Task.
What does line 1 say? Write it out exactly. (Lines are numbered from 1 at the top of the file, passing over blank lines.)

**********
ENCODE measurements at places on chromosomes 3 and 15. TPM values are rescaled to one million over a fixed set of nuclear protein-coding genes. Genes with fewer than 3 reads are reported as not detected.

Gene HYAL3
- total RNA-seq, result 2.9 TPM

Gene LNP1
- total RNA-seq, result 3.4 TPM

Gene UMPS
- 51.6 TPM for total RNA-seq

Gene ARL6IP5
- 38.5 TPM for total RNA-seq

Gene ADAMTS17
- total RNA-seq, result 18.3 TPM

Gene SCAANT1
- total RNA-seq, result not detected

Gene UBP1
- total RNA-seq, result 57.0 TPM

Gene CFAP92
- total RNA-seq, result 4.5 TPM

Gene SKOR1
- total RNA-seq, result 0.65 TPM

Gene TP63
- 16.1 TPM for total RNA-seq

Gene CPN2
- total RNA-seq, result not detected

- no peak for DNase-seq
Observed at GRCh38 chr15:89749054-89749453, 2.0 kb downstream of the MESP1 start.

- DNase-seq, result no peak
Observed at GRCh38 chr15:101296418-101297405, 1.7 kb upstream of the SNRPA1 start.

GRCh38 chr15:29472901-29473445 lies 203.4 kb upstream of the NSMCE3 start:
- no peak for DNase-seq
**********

ENCODE measurements at places on chromosomes 3 and 15. TPM values are rescaled to one million over a fixed set of nuclear protein-coding genes. Genes with fewer than 3 reads are reported as not detected.